The results presented here promote our current understanding of the molecular biology of A. eriantha. The EST-SSR markers generated in this study will also facilitate further studies of genetic diversity and differentiation of A. eriantha and will aid in understanding possible local adaptation. In addition, these markers can be used for population genetics studies of other related species due to their high transferability.
Data Archiving Statement
Raw Illumina reads: the NCBI accession is SRR5565131. It will be released in October 16, 2017. All primer pairs of the SSR markers are provided in Table S4.
RG performed the experimental work and the statistical analysis, and contributed to drafting the manuscript. JL and MM contributed to data interpretation and assisted in drafting the manuscript. AM assisted with field manipulation and natural population handling. SJ contributed to the statistical analysis. XY and HW conceptualized and coordinated the project and assisted in drafting the manuscript. All authors read and approved the final manuscript.
This work was supported by the Backbone Talent Program of Wuhan Botanical Garden, the Chinese Academy of Sciences (Y655291A04), NSFC funding (31370223), NSTIPC (2013FY111200), SPRPCAS (XDA13020500), and the Natural Scientific Foundation of China (Grant No. 31770374).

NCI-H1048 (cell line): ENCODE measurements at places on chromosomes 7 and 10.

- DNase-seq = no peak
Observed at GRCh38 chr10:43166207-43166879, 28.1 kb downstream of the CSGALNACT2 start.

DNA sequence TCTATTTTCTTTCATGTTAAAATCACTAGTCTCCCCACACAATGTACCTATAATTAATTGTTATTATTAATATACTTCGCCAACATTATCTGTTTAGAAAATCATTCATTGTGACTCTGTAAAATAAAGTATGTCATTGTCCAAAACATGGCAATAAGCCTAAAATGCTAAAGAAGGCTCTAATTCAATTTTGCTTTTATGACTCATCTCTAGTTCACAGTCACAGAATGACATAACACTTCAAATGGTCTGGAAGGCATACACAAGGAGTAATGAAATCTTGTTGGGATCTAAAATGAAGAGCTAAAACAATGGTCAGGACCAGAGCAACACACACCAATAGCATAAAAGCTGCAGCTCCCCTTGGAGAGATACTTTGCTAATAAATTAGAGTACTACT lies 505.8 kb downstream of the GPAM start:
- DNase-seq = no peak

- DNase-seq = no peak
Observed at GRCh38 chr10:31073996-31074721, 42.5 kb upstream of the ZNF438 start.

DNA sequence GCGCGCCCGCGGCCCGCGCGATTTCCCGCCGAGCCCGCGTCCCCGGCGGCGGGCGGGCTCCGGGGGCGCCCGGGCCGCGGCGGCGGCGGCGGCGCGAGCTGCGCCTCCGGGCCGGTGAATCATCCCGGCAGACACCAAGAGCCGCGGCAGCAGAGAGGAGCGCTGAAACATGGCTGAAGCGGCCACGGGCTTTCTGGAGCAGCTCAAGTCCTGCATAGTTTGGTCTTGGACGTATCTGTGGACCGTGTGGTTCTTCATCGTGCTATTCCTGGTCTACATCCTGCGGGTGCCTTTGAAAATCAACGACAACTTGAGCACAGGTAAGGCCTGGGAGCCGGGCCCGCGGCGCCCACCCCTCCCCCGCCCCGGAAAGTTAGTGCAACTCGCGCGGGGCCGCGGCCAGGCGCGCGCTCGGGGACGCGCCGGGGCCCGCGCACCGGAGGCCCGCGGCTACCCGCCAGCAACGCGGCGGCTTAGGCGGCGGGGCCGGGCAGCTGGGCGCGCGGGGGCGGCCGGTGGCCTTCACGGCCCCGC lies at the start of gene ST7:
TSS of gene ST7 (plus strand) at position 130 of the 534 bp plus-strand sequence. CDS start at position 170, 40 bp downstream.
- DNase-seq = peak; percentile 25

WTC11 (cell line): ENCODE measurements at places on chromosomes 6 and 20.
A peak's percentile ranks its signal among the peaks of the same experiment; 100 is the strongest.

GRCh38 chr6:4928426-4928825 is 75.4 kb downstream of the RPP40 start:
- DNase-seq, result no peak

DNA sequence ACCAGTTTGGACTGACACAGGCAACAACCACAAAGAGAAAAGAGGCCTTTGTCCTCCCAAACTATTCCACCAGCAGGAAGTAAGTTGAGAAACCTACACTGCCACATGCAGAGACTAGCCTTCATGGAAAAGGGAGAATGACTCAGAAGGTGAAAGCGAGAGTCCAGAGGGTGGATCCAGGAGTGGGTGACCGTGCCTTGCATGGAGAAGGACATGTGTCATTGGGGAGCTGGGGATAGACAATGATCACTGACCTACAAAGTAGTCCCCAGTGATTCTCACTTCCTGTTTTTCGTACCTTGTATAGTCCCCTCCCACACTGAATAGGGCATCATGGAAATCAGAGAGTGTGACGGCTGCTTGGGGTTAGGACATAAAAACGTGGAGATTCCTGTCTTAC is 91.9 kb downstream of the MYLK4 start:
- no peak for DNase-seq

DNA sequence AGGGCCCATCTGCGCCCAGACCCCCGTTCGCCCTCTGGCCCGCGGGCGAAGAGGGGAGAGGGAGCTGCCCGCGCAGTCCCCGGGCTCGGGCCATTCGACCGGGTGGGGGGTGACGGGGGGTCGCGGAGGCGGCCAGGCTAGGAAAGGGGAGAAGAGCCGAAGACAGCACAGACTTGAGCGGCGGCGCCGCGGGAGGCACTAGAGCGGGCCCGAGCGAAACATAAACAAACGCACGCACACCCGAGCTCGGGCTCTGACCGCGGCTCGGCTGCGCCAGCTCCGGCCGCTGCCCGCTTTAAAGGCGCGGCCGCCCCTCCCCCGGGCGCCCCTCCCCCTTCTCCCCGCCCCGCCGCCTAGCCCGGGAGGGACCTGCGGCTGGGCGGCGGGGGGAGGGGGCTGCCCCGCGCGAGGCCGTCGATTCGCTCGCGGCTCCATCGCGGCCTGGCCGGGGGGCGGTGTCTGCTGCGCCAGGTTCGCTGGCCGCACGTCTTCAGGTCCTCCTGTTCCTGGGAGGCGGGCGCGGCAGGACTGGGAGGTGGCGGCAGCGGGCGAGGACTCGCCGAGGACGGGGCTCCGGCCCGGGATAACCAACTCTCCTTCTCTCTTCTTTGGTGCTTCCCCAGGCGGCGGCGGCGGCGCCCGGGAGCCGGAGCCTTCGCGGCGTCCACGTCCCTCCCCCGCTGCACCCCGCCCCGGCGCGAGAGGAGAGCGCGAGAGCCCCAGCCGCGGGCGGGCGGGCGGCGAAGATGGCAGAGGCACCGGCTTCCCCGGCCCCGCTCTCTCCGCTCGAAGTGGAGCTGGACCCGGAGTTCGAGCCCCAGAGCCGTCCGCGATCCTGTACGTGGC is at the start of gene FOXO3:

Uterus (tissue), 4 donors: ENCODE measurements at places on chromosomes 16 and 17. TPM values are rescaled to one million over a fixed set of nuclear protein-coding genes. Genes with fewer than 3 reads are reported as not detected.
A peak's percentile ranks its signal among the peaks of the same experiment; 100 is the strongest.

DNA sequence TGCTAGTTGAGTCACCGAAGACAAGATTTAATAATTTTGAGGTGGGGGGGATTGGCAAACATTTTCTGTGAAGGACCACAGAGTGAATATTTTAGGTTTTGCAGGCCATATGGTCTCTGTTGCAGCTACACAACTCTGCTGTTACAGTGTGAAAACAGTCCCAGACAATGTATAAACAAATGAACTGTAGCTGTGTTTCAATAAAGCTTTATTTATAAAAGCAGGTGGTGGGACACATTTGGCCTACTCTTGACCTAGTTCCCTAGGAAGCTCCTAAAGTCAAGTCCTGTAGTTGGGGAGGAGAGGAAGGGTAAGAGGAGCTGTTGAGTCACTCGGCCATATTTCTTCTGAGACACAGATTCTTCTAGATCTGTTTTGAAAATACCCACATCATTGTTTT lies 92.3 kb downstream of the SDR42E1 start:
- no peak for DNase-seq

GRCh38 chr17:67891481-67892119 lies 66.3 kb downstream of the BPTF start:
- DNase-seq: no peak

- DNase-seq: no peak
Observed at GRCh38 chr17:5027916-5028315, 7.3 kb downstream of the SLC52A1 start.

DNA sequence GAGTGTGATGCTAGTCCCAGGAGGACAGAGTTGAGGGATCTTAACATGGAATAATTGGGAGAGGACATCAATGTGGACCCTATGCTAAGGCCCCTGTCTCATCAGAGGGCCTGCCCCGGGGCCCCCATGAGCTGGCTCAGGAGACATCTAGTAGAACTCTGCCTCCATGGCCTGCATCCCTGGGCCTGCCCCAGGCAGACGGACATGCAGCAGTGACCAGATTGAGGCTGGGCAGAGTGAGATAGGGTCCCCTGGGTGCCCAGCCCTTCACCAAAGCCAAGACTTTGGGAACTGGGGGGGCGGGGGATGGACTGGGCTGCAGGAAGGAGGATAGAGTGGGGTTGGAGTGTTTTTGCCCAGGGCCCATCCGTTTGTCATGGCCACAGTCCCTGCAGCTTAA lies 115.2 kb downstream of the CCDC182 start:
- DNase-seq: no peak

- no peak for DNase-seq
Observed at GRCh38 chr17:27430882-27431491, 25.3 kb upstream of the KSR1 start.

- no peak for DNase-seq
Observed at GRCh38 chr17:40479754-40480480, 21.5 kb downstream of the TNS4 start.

Conflict of Interest Statement
The authors declare that the research was conducted in the absence of any commercial or financial relationships that could be construed as a potential conflict of interest.
The authors would like to thank Ping Tang for assisting in sampling individuals in the RY, RJ, LY populations of Actinidia eriantha. The authors would like to also thank reviewers Pedro Edson Moreira Guimaraes and TingFung Chan for helpful comments on the manuscript.
The Supplementary Material for this article can be found online at: https://www.frontiersin.org/article/10.3389/fpls.2017.01383/full#supplementary-material
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Keywords: Actinidia eriantha, high-throughput sequencing, transcriptome, EST-SSRs, population genetic structure
Citation: Guo R, Landis JB, Moore MJ, Meng A, Jian S, Yao X and Wang H (2017) Development and Application of Transcriptome-Derived Microsatellites in Actinidia eriantha (Actinidiaceae). Front. Plant Sci. 8:1383. doi: 10.3389/fpls.2017.01383
Received: 17 March 2017; Accepted: 25 July 2017;
Published: 25 August 2017.
Edited by:Rinaldo Wellerson Pereira, Universidade Católica de Brasília, Brazil
Reviewed by:Pedro Edson Moreira Guimaraes, Laboratory of Evolution of Genes and Genomes, Brazil
TingFung Chan, The Chinese University of Hong Kong, Hong Kong
Copyright © 2017 Guo, Landis, Moore, Meng, Jian, Yao and Wang. This is an open-access article distributed under the terms of the Creative Commons Attribution License (CC BY). The use, distribution or reproduction in other forums is permitted, provided the original author(s) or licensor are credited and that the original publication in this journal is cited, in accordance with accepted academic practice. No use, distribution or reproduction is permitted which does not comply with these terms.